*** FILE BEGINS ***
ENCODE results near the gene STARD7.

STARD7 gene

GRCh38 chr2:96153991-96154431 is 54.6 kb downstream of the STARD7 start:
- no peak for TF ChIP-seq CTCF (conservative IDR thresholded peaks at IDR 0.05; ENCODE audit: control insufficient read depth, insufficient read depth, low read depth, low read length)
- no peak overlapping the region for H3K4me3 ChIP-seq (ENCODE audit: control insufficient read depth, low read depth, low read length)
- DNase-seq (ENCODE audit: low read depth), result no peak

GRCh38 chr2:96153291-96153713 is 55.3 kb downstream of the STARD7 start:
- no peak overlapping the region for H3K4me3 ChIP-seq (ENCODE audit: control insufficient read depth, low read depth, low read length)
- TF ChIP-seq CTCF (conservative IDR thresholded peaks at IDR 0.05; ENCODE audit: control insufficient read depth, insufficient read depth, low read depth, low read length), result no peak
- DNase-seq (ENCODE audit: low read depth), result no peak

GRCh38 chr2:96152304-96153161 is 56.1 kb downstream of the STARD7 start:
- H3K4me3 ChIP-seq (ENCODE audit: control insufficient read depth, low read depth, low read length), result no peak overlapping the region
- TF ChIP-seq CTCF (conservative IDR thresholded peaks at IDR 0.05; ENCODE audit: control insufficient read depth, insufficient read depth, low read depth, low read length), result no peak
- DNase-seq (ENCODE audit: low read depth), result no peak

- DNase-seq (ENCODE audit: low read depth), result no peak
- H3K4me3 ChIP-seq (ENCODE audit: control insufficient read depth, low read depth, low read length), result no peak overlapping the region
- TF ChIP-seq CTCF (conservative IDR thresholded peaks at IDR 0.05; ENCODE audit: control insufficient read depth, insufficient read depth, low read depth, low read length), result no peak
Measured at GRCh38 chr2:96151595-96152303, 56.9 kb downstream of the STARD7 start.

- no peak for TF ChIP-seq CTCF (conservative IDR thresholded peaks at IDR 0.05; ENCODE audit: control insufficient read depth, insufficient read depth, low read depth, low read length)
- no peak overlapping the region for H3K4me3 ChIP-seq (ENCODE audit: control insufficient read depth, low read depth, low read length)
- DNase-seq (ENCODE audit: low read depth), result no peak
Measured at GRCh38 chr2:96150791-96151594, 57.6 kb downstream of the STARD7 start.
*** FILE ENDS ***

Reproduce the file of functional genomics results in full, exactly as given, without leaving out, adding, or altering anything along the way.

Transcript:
ENCODE results near the gene STARD7.

STARD7 gene

GRCh38 chr2:96153991-96154431 is 54.6 kb downstream of the STARD7 start:
- no peak for TF ChIP-seq CTCF (conservative IDR thresholded peaks at IDR 0.05; ENCODE audit: control insufficient read depth, insufficient read depth, low read depth, low read length)
- no peak overlapping the region for H3K4me3 ChIP-seq (ENCODE audit: control insufficient read depth, low read depth, low read length)
- DNase-seq (ENCODE audit: low read depth), result no peak

GRCh38 chr2:96153291-96153713 is 55.3 kb downstream of the STARD7 start:
- no peak overlapping the region for H3K4me3 ChIP-seq (ENCODE audit: control insufficient read depth, low read depth, low read length)
- TF ChIP-seq CTCF (conservative IDR thresholded peaks at IDR 0.05; ENCODE audit: control insufficient read depth, insufficient read depth, low read depth, low read length), result no peak
- DNase-seq (ENCODE audit: low read depth), result no peak

GRCh38 chr2:96152304-96153161 is 56.1 kb downstream of the STARD7 start:
- H3K4me3 ChIP-seq (ENCODE audit: control insufficient read depth, low read depth, low read length), result no peak overlapping the region
- TF ChIP-seq CTCF (conservative IDR thresholded peaks at IDR 0.05; ENCODE audit: control insufficient read depth, insufficient read depth, low read depth, low read length), result no peak
- DNase-seq (ENCODE audit: low read depth), result no peak

- DNase-seq (ENCODE audit: low read depth), result no peak
- H3K4me3 ChIP-seq (ENCODE audit: control insufficient read depth, low read depth, low read length), result no peak overlapping the region
- TF ChIP-seq CTCF (conservative IDR thresholded peaks at IDR 0.05; ENCODE audit: control insufficient read depth, insufficient read depth, low read depth, low read length), result no peak
Measured at GRCh38 chr2:96151595-96152303, 56.9 kb downstream of the STARD7 start.

- no peak for TF ChIP-seq CTCF (conservative IDR thresholded peaks at IDR 0.05; ENCODE audit: control insufficient read depth, insufficient read depth, low read depth, low read length)
- no peak overlapping the region for H3K4me3 ChIP-seq (ENCODE audit: control insufficient read depth, low read depth, low read length)
- DNase-seq (ENCODE audit: low read depth), result no peak
Measured at GRCh38 chr2:96150791-96151594, 57.6 kb downstream of the STARD7 start.